Willamette View News

Downsizing can set you free – now get started

It’s a chore just to clean out a closet. What if you need to sort through a house full of belongings, while coping with the emotions that accompany any big life change? It’s enough to make you seek professional help.

As a transition coordinator for Seniors on the Move (a Portland Real Estate Company), Jennifer Jones is just that professional. She specializes in helping adults who are downsizing from longtime homes into new, usually smaller settings. Jones frequently partners with Willamette View, a Life Plan senior living community southeast of downtown Portland, which sponsors her services for incoming residents.

WV: Why is downsizing so hard?

Jones: We all get excited to buy a home and make it our own. But when it’s time to downsize to apartment living or retirement living, we find ourselves “un-housing” all those items and it’s not as fun. Few adult children can or want to inherit all the items we’ve spent a lifetime accumulating, and so we are left to disperse our precious belongings back out into the world. That’s totally overwhelming for a lot of people. But there are ways to make the process easier and even liberating.

WV: How can you make it easier?

Having to make difficult emotional decisions about every item you are shedding is daunting. When you focus on the items you want to keep, that removes some of the painful emotions of letting go. I encourage people to think about keeping only the items that fit their lives now, that make them comfortable and bring them joy, versus what they think they should have. For example, if you love to spend time at your kitchen table, sipping coffee or reading, keep it – and instead let go of the formal dining room table you use twice a year.

WV: How can adult children assist with the process?

Respect is key. Remind yourself that we all have a relationship with our stuff. Don’t judge your parents if they don’t want to get rid of grandma’s old skillet, because that’s no less sensible than you wanting to hang onto a stuffed animal from your childhood or a CD collection from when you were in your 20s.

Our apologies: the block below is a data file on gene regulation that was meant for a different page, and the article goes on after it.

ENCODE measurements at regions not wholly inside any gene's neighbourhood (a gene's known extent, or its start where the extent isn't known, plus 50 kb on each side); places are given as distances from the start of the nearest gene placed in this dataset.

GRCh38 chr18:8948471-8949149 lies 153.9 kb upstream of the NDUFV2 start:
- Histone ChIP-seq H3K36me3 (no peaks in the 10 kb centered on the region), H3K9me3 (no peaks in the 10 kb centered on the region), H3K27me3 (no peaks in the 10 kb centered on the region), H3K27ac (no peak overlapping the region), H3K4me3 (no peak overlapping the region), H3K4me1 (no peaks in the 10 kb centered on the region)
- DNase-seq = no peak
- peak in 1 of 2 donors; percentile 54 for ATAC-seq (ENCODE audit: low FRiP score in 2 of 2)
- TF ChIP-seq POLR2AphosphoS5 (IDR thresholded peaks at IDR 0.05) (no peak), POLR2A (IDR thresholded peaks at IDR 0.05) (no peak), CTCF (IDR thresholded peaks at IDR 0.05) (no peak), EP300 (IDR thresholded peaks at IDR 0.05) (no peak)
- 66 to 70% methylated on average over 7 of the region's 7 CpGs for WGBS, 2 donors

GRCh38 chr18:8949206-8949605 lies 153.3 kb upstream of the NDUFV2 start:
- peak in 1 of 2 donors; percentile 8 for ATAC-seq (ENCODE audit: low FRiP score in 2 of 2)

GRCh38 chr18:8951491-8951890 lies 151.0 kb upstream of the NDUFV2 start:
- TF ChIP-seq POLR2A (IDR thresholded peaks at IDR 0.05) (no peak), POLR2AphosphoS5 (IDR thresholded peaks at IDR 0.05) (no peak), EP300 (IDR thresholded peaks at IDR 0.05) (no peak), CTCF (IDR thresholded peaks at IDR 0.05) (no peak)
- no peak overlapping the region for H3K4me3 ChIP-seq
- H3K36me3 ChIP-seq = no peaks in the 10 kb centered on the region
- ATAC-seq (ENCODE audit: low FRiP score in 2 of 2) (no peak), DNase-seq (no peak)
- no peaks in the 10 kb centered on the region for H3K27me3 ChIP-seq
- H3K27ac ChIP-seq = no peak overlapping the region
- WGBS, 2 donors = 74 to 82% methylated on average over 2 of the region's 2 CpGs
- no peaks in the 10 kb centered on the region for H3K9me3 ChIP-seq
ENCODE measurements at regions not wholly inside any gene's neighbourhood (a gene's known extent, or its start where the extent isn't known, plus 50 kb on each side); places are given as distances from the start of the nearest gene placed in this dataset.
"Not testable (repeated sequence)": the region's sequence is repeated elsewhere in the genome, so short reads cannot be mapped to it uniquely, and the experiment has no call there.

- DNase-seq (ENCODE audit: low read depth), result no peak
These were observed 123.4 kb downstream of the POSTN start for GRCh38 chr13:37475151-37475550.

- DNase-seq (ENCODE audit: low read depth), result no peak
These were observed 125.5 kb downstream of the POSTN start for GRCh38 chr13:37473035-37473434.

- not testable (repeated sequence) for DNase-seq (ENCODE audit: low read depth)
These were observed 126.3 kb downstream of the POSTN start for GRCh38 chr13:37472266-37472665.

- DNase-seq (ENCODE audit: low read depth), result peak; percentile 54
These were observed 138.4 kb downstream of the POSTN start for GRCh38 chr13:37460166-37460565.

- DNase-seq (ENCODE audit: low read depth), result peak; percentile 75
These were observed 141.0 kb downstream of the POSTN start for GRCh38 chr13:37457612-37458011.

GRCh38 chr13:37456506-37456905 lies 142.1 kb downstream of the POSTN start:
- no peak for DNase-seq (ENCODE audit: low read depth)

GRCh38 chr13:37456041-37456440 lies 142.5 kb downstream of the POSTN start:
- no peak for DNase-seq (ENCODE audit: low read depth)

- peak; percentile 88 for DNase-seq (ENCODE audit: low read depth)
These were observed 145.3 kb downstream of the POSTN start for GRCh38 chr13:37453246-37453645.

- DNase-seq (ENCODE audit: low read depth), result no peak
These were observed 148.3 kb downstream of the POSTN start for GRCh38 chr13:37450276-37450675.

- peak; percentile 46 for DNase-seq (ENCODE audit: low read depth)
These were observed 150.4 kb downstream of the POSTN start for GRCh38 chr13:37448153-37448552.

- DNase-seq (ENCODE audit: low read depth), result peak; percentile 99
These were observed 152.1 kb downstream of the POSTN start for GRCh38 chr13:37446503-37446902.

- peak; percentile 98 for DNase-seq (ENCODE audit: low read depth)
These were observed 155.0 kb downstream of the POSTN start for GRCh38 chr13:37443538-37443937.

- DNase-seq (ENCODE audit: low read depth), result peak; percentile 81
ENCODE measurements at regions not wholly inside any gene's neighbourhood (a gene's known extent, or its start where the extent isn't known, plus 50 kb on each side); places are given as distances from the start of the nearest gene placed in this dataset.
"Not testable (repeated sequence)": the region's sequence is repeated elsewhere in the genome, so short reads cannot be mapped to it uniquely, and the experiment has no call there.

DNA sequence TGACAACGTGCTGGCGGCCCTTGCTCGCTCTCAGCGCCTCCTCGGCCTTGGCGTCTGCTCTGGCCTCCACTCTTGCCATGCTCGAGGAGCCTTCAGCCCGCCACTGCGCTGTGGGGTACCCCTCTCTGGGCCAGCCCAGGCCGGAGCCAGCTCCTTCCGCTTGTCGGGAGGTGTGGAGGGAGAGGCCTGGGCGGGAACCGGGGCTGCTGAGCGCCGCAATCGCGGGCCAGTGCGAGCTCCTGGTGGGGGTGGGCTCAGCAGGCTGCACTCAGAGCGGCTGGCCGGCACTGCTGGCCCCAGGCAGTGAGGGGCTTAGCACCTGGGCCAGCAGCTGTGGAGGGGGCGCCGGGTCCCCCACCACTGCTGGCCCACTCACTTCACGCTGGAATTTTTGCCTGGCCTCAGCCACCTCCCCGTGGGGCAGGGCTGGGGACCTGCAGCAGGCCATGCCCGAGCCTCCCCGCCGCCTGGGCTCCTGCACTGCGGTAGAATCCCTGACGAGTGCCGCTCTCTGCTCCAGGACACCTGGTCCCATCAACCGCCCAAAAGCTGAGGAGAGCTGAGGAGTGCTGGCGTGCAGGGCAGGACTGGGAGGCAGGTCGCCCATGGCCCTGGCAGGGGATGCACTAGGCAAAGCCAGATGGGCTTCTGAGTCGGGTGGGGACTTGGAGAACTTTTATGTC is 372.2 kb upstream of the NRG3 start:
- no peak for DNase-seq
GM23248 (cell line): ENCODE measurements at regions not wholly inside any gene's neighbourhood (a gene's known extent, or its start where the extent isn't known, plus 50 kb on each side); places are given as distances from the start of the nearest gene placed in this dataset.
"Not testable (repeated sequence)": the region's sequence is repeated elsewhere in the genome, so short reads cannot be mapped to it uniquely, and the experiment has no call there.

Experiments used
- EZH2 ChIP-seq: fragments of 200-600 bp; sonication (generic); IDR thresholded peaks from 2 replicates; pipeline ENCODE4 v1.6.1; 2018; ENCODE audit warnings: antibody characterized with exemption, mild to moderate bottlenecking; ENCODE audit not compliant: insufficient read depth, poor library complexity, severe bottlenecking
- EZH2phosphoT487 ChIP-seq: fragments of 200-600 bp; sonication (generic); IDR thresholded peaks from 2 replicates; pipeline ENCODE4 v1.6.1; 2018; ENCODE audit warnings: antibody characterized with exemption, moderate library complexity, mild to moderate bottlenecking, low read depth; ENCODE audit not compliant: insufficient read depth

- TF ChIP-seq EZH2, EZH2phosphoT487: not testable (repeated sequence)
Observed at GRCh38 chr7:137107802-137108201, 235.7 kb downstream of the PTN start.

Second, communicate with each other. A lot of people get trapped for years in a home that is bigger than they want or need because they’re holding onto items for kids who don’t, and may never, have the space or lifestyle for them. Parents need to be open and honest about the items they want to keep versus give away, and the ones they want to stay in the family. Then, families should set deadlines about when kids will take possession of the items that are meaningful to them.

WV: What is a common misunderstanding about downsizing?

I wish people understood that the value of their stuff just does not hold up. The next generation of purchasers are living very different lives than you did when you acquired your furniture and valuables, which means those items are likely worth a fraction of what you paid for them, if that. One of my clients was shocked when she learned that her antique doll collection had no resale value, but it was because no one is buying those dolls anymore.

WV: For someone facing a big downsizing effort, what are practical steps to get started?

First, get a roll of painter’s tape and start labeling the items you want to keep. Then sit with those decisions for a week. How often do you sit on that couch? How meaningful is that giant mirror that’s hung on your wall for ten years? Really thinking about what you want to take with you into a new home and what it will require to live comfortably there often means you don’t take as much as you thought you would. Second, have those honest conversations with your family. Third, meet with professionals. When I meet with new Willamette View residents, for example, I help them write a plan of attack, with a resource list of people and services that will help them succeed.

Home comes in many shapes and sizes. Explore the range of residential options at Willamette View: http://willametteview.org/find-your-home/

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